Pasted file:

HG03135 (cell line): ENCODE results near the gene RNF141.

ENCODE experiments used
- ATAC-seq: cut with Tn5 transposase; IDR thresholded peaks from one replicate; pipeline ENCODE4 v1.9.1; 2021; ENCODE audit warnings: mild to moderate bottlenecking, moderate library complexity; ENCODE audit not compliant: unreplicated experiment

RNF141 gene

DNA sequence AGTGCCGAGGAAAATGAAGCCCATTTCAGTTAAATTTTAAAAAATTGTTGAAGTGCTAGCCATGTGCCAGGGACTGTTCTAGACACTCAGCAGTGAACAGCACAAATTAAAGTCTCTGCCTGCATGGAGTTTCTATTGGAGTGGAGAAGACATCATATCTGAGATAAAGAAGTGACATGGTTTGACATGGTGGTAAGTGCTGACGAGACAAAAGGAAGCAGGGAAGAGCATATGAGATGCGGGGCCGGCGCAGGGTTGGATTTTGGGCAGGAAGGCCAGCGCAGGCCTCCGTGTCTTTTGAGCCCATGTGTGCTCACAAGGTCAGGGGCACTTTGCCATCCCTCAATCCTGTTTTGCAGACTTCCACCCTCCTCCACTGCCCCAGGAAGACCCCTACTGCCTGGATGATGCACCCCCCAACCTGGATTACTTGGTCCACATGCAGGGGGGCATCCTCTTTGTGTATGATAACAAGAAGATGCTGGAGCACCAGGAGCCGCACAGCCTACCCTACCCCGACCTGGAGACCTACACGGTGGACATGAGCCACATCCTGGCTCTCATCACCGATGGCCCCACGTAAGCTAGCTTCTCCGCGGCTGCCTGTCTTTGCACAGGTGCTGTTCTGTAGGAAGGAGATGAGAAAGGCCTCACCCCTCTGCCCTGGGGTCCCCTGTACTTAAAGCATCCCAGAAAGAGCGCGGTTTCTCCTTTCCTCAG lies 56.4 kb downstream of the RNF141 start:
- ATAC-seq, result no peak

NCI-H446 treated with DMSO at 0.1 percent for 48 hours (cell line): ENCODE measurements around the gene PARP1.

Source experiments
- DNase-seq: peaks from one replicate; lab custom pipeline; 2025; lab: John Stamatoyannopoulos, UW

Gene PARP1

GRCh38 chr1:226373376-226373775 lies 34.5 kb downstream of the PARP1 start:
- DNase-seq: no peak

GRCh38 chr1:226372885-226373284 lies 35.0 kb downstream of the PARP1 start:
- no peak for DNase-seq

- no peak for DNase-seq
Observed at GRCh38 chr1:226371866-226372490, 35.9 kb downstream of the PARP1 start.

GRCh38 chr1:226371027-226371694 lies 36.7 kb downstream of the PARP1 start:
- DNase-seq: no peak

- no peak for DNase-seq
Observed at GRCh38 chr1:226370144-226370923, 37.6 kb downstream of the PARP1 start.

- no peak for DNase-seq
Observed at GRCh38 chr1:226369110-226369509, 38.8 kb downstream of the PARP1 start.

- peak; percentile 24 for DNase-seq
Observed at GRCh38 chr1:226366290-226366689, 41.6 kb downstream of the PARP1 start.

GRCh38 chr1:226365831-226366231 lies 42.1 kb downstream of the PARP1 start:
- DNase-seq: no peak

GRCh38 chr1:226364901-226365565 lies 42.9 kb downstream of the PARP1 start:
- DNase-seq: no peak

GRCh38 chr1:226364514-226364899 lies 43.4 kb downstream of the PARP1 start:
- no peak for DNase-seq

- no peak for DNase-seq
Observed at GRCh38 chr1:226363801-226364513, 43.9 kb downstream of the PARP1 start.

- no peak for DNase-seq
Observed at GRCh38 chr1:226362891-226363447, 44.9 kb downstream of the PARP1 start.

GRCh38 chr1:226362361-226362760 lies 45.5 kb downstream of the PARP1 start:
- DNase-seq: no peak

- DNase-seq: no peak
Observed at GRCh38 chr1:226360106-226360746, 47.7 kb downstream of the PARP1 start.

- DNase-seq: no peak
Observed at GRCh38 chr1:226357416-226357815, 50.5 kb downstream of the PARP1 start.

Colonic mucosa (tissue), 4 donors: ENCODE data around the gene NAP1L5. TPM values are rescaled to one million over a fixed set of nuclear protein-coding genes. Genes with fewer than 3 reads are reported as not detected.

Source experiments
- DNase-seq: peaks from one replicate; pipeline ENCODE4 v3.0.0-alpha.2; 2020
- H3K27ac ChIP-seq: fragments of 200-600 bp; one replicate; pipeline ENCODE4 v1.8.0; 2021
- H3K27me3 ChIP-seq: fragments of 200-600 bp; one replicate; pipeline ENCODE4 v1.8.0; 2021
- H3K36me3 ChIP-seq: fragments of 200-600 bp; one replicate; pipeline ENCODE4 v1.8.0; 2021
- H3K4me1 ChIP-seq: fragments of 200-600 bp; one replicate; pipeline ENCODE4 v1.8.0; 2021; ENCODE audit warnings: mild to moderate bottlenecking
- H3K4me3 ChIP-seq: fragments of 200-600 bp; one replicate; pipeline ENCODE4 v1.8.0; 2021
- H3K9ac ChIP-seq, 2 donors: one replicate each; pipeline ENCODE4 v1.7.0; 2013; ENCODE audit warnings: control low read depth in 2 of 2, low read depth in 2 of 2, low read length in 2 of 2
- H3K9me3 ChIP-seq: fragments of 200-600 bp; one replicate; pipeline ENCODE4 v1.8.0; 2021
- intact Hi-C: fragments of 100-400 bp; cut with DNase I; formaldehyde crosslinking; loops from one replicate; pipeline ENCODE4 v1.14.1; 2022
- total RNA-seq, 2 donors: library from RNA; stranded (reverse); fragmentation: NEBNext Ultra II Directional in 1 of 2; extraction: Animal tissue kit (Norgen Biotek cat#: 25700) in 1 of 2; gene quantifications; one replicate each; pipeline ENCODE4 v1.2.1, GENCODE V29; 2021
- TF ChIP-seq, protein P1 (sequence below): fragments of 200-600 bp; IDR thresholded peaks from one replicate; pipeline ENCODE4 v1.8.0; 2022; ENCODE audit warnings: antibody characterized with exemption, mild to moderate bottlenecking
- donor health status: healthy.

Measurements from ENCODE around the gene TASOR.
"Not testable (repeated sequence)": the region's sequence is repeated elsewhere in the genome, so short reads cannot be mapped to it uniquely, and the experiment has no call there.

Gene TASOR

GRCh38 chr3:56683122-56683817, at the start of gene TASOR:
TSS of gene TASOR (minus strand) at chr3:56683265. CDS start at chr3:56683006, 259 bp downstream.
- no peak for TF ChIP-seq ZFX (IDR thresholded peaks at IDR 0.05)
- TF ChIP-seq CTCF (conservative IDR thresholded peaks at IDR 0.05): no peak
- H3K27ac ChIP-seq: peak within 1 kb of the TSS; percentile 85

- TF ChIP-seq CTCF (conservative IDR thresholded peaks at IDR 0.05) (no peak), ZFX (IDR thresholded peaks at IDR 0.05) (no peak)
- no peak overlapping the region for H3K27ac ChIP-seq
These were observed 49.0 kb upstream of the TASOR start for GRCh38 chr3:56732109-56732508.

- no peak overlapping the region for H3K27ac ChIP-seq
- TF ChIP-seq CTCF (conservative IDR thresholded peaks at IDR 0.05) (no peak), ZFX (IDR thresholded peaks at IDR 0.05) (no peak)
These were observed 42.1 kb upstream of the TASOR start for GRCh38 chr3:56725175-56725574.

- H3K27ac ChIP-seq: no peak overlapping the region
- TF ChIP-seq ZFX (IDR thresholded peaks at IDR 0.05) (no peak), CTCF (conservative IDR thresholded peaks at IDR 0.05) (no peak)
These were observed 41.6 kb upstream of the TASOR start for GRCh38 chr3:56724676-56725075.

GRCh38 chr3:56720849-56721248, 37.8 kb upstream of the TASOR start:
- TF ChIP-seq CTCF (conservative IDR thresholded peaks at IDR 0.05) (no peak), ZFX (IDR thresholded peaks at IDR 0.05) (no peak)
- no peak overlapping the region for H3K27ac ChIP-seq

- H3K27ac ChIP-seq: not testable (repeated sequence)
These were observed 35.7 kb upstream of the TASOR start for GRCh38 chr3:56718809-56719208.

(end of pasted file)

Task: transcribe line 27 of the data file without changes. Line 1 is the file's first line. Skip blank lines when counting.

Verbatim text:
GRCh38 chr1:226364901-226365565 lies 42.9 kb downstream of the PARP1 start: